MRS Meeting Scene—Call for Reporters and Bloggers

Graduate students and post-docs who are interested in contributing to the 2021 MRS Fall Meeting Meeting Scene newsletter and the Meeting Blog, either on-site (November 29-December 2, 2021) or virtually (December 6-8, 2021), are encouraged to apply. 

Call for MtgSc repts-blog

Reporters will be required to attend talks in a variety of symposia and write brief summaries (100-250 words) of four talks each day; bloggers will be required to post at least five items per day and also tweet about their experiences at the meeting. Reporters and Bloggers will have their registration reimbursed up to the student rate. In addition, on-site volunteers will receive a stipend of $50 toward their on-site expenses.

To apply, please send an email to stating your qualifications and your reasons for wanting to report or blog for us. We need only four reporters and four bloggers, so we will not be able to accept everyone who applies. Apply now! We look forward to hearing from you! 

Best Oral Presentation Awards

Akriti Akriti, Purdue University
EN06.02.06—Late News: Quantized Halide Diffusion in 2D Perovskite Vertical Heterostructures

Virgil Andrei, University of Cambridge
EN02.06.03—Late News: Rational Design of Photoelectrochemical Perovskite-BiVO4 Tandem Devices for Selective Syngas Production

Jesus Canas, Univ. Grenoble Alpes, CNRS, Grenoble INP, Institut Néel, Universidad de Cádiz
EL04.11.05—Normally-OFF Diamond Reserve Blocking MESFET

Wei Chen, Université Catholique de Louvain
EN07.12.09—Late News: Origin of Low Conversion Efficiency of Cu2ZnSnS4 Kesterite Solar Absorber—The Actual Role of Cation Disorder

Jacob Cordell, Colorado School of Mines, National Renewable Energy Laboratory
EL03.05.02—Configurational Order-Disorder Transitions in ZnGeN2

Phillip Dang, Cornell University
NM01.03.05—Late News: An Epitaxial GaN/NbN Heterostructure Exhibiting Concurrent Superconductivity and Quantum Hall Effect

Shuo Feng, Pacific Northwest National Laboratory, Washington State University
EN09.04.02—Rational Design of Sulfur Cathode for High-Energy Lithium-Sulfur Batteries

Marco Gigantino, ETH Zürich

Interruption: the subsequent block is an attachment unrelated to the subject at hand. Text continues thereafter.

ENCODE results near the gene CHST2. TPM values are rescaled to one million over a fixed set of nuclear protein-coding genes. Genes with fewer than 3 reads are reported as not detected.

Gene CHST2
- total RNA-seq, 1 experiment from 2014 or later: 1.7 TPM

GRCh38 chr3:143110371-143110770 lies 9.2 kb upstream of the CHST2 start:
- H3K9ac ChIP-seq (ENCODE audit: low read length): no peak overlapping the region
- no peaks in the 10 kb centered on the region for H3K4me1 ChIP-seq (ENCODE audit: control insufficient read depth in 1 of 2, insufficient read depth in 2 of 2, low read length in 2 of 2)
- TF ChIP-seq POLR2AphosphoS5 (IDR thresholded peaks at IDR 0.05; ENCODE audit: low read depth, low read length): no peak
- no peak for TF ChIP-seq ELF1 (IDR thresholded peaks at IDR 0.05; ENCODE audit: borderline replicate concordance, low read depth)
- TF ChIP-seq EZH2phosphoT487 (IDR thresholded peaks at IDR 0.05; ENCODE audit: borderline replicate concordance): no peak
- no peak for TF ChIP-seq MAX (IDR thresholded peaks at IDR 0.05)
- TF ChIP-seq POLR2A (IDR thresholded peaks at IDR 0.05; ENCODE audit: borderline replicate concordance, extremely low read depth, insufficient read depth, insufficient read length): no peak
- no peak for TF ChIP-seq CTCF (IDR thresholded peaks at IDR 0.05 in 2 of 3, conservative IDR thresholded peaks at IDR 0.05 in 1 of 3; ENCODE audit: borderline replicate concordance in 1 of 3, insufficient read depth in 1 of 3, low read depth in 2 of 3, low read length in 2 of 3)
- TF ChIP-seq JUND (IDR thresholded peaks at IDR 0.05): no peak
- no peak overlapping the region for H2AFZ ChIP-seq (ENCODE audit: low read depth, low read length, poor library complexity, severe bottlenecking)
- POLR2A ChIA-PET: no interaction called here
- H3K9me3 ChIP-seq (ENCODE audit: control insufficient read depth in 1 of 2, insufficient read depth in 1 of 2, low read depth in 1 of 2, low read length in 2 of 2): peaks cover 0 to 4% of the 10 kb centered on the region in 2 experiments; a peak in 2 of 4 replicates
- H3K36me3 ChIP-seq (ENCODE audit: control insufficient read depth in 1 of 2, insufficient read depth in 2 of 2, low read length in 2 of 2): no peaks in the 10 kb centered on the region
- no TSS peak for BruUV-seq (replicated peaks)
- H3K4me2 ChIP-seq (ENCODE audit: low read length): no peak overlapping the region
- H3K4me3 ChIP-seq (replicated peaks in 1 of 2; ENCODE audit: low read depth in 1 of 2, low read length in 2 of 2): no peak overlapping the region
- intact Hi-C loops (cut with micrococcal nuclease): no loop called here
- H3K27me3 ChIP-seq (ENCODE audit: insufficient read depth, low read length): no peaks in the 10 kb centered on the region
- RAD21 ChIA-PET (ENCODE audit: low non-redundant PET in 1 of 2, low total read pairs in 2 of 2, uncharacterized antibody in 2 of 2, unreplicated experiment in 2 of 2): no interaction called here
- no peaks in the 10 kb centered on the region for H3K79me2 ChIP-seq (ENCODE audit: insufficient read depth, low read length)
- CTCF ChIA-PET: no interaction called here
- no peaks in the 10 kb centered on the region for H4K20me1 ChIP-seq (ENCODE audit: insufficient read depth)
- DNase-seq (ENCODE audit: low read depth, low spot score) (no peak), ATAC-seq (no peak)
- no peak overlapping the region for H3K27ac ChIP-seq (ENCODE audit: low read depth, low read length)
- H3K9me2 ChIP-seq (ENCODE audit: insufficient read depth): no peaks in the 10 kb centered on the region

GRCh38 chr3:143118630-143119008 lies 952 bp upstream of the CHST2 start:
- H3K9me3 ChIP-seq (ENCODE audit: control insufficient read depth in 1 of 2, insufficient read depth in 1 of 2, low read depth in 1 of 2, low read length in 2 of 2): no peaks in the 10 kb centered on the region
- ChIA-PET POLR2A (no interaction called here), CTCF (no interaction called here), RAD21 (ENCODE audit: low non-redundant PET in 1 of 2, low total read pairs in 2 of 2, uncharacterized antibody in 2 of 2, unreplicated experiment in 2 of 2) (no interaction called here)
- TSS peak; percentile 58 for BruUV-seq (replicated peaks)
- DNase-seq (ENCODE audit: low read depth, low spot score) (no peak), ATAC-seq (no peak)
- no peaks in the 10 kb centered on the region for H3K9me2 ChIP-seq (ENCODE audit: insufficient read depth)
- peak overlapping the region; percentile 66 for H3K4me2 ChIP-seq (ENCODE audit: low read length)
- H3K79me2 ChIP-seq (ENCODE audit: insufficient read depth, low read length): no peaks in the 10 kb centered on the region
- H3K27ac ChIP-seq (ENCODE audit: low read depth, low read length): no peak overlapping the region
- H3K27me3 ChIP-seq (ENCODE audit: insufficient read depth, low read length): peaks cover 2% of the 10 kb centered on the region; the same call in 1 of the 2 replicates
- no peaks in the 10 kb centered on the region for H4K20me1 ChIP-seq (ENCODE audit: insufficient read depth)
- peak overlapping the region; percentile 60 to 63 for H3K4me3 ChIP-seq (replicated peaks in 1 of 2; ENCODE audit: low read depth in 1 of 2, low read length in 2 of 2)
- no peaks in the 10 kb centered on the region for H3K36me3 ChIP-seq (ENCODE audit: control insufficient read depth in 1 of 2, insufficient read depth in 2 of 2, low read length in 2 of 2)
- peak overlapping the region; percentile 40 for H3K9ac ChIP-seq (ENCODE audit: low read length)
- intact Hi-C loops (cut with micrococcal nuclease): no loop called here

EN05.02.06—Pure and Mixed Metal Oxides for High-Temperature Thermochemical Energy Storage via Reversible Redox Reactions

Hongchen Guo, National University of Singapore
SM06.05.04—Artificially Innervated Foams—Biomimetic Self-Healing Synthetic Piezo-Impedance Sensor Skills

Justin Hoffman, Northwestern University
EL02.03.04—Long Periodic Ripple in a 2D Hybrid Halide Perovskite Structure Using Branched Organic Spacers

Jesse A. Johnson, University of Florida
CT02.05.02—Time Resolved Reflectometry With Pulsed Laser Melting of Implant Amorphized Si1-xGex Thin Films

Vincent Kadiri, Max Planck Institute for Intelligent Systems, Universität Stuttgart
SM06.01.03—Materials for Magnetically Actuated Micro and Nanorobots

Jonas Kaufman, University of California, Santa Barbara
EN03.03.03—Hierarchical Intercalent Orderings in Layered Oxides for Na- and K-Ion Battery Electrodes

Fabian Landers, Swiss Federal Institute of Technology (ETH) Zurich
SM06.01.06—3D Metal-Organic Microrobots

Ciana Lopez, University of Washington, Seattle Children's Research Institute
SM04.09.04—Late News: A Platform for Macrophage—Mediated Delivery of Polymeric Prodrugs to Solid Tumors

Hanieh Moradian, Helmholtz-Zentrum Geesthacht, Berlin-Brandenburg Center for Regenerative Therapies (BCRT), University of Potsdam
SM04.06.03—Nucleic Acid Co-Delivery-How to Modulate Protein Co-Expression by Formulation of Payload

Hyunseok Oh, Massachusetts Institute of Technology
ST04.02.02—Short-Range Order Strengthening in 3D Transition Metal-Based Complex Concentrated Alloys

Mizuki Ohno, The University of Tokyo
NM03.09.06—Late News: Two-Dimensional Quantum Oscillations Observed in Magnetic Topological Semimetal EuSb2 Films

Carlos Portela, Massachusetts Institute of Technology
ST03.03.06—Late News: Nano-Architected Carbon for Supersonic Impact Mitigation

Ahmed Tiamiyu, Massachusetts Institute of Technology
ST01.12.06—Microparticle Impact at Very High Velocities Does Not Necessarily Improve Bonding